Climate change- what does that word bring to mind? Most of you will say melting ice, drowning polar bears, and higher temperatures. However, the consequences of global warming go farther than weather. In fact, according to an article in National Geographic, the consequences of climate change even affect… Coffee! Studies show that Wild Arabica coffee could go extinct in 70 years. Thankfully, the coffee most of us drink is made from the cultivated descendants of Wild Arabica. However, the loss of the wild species would leave its cultivated descendants genetically vulnerable to many enemies, which could potentially cause coffee’s quality to drop and have it’s price raise. According to the International Coffee Organization, Arabica is a big part of the coffee industry, accounting for 70% of all global production.
In a world that drinks 1.6 billion cups each day, the prospect probably gives a lot of us the jitters. But a new study led by London’s Royal Botanic Gardens, Kew, warns that, thanks to climate change, the most consumed coffee species, Arabica, could be extinct in the wild by 2080.
Aaron Davis, head of RGB Kew’s coffee research program, led a study that combined field observations and computer modeling to predict how different climate situations could affect the Wild Arabica.The study focused on the origin of cultivated Arabica, Ethiopia, as well as parts of South Sudan. The results of their study was, needless to say, not too good.
The prospects are “profoundly negative,” the study concluded. Even in a best-case scenario, two-thirds of the suitable growing locations would disappear by 2080—and at worst, nearly 100 percent. And that’s factoring in only climate change, not deforestation.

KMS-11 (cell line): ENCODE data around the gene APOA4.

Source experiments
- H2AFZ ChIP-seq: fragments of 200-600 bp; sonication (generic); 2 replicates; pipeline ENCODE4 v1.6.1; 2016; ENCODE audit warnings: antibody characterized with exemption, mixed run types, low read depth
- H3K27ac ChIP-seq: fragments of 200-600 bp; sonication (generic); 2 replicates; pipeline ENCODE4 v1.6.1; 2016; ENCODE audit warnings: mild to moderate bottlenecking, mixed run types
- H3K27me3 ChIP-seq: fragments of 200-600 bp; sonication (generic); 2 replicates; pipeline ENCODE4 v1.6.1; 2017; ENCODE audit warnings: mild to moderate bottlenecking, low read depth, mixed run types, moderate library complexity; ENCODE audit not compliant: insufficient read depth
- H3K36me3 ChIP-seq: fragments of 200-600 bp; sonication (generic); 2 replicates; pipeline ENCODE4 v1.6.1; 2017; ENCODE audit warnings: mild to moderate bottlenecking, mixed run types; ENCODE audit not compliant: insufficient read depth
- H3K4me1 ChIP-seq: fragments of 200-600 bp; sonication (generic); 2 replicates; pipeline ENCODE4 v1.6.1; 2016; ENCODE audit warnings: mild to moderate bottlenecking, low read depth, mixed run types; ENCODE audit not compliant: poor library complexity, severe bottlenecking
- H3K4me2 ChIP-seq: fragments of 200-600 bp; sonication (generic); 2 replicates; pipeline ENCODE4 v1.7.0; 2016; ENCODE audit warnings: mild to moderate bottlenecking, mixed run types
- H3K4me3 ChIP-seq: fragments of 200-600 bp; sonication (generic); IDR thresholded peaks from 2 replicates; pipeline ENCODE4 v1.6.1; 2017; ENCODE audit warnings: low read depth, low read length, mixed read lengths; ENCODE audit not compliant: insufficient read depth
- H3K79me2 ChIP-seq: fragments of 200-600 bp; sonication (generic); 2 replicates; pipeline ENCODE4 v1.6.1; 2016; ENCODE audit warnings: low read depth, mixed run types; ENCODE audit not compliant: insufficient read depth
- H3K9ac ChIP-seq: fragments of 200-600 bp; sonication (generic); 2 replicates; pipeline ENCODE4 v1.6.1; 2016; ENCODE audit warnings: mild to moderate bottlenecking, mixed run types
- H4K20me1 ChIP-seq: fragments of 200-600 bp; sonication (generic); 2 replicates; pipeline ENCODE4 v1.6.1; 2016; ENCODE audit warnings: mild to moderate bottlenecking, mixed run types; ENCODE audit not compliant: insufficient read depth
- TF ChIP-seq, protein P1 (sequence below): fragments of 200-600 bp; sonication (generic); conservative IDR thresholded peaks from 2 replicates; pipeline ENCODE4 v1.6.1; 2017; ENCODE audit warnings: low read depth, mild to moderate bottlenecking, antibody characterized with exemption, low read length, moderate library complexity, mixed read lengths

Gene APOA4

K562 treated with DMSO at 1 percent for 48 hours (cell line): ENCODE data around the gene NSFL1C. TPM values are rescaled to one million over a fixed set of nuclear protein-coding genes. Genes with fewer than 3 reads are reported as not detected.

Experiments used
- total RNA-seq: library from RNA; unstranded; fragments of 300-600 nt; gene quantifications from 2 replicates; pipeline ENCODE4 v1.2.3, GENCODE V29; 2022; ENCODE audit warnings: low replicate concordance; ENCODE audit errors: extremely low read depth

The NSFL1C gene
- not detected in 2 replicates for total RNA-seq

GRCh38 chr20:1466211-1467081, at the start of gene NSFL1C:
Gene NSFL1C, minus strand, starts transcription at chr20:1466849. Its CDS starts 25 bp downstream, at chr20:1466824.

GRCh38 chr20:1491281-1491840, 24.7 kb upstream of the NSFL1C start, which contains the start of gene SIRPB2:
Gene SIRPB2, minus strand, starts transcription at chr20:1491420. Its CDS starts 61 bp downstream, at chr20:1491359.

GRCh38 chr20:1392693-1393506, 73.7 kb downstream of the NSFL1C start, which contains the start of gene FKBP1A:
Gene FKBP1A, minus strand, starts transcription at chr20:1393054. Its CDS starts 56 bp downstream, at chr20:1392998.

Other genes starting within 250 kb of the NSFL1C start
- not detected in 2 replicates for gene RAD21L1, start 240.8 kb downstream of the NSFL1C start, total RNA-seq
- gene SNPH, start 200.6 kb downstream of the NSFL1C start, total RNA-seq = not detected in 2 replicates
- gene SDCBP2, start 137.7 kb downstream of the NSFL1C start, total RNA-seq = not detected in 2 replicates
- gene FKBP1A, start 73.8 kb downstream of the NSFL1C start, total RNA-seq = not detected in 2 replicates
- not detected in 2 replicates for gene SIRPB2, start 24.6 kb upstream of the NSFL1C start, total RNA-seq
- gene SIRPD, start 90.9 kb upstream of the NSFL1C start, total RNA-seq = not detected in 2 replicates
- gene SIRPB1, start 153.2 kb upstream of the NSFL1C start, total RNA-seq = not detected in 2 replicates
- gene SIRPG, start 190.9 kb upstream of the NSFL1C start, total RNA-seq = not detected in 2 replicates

Davis and other researchers visited South Sudan’s Boma Plateau in April, intending to assess the feasibility of coffee production there. Instead, they discovered wild Arabica plants in extremely poor health.
“After a week or so in those forests, we realized that our objective had changed: It became a rescue mission,” Davis said.
The average annual temperature in Eithopia has risen by 2.3 degrees Fahrenheit since 1960. Both wild and cultivated Arabica are very climate sensitive. Studies show that Arabica can only survive in a very small climate range. Coffee is the second most traded global commodity after oil, and the industry employs about 26 million people according to the International Coffee Organization. If the Wild Arabica coffee plant becomes extinct, the whole coffee industry would greatly suffer. So if coffee is an essential part of your life, better stock up now before it’s gone!
Photograph by Jose Miguel Gomez, Reuters
The Arctic ice may be shrinking faster than ever, but is the Antarctic ice growing? Even though the Arctic ice may be melting, the Antarctic seems to be gaining more ice. In late September, satellite data showed the vast change of sea ice in Antarctica. Antartica was actually surrounded by the largest amount of sea ice ever recorded. The National Snow and Ice Data Center announced that the Antarctic had increased by 1% since last year, resulting in a total area of 7.51 million square miles. Even though 1% may not seem that significant, it is better that the Antarctic is slowly gaining ice rather than losing ice. The ice that the Antarctic is gaining doesn’t seem to fit in with the massive loss of ice the Arctic has sustained. How can the Antarctic be gaining ice in a world where Arctic ice is quickly melting because of the rising temperatures and higher CO2 levels? Eric Rignot, a NASA researcher and earth systems professor at UC Irvine has an answer to this puzzling question.
If the world was warming up uniformly, you would expect the sea ice cover to decrease in the Antarctic, but it’s not. The reason for that is because the Antarctic is cooler than the rest of the world. It’s warming up as well but not as fast as other places.
So you have the warming world and a cold Antarctica, and the difference between the two is increasing. That makes the winds around Antarctica move a little bit faster. There’s also a difference that comes from the depletion of ozone in the stratosphere in the Antarctic, which makes the stratosphere colder.
That’s the leading explanation for what we’re seeing in the Antarctic, but you have to acknowledge that the effect is very small.